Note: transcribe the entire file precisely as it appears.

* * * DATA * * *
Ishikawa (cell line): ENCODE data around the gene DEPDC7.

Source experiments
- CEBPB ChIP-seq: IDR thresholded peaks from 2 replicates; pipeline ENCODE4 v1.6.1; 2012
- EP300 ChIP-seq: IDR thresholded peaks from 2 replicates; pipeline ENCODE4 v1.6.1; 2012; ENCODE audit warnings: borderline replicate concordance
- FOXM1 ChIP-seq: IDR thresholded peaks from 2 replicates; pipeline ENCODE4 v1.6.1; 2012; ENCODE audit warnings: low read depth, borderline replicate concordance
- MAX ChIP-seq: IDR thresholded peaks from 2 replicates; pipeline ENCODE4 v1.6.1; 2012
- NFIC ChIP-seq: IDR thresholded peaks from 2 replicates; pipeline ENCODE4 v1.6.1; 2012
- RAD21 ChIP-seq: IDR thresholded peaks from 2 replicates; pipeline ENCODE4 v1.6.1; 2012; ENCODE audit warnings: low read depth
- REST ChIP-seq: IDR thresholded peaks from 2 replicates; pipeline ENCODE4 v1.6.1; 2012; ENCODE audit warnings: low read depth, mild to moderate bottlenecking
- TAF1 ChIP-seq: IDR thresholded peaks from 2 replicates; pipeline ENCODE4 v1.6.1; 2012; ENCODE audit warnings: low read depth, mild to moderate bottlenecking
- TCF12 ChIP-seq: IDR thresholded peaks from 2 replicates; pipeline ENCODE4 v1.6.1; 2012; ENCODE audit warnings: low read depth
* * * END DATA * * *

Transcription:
Ishikawa (cell line): ENCODE data around the gene DEPDC7.

Source experiments
- CEBPB ChIP-seq: IDR thresholded peaks from 2 replicates; pipeline ENCODE4 v1.6.1; 2012
- EP300 ChIP-seq: IDR thresholded peaks from 2 replicates; pipeline ENCODE4 v1.6.1; 2012; ENCODE audit warnings: borderline replicate concordance
- FOXM1 ChIP-seq: IDR thresholded peaks from 2 replicates; pipeline ENCODE4 v1.6.1; 2012; ENCODE audit warnings: low read depth, borderline replicate concordance
- MAX ChIP-seq: IDR thresholded peaks from 2 replicates; pipeline ENCODE4 v1.6.1; 2012
- NFIC ChIP-seq: IDR thresholded peaks from 2 replicates; pipeline ENCODE4 v1.6.1; 2012
- RAD21 ChIP-seq: IDR thresholded peaks from 2 replicates; pipeline ENCODE4 v1.6.1; 2012; ENCODE audit warnings: low read depth
- REST ChIP-seq: IDR thresholded peaks from 2 replicates; pipeline ENCODE4 v1.6.1; 2012; ENCODE audit warnings: low read depth, mild to moderate bottlenecking
- TAF1 ChIP-seq: IDR thresholded peaks from 2 replicates; pipeline ENCODE4 v1.6.1; 2012; ENCODE audit warnings: low read depth, mild to moderate bottlenecking
- TCF12 ChIP-seq: IDR thresholded peaks from 2 replicates; pipeline ENCODE4 v1.6.1; 2012; ENCODE audit warnings: low read depth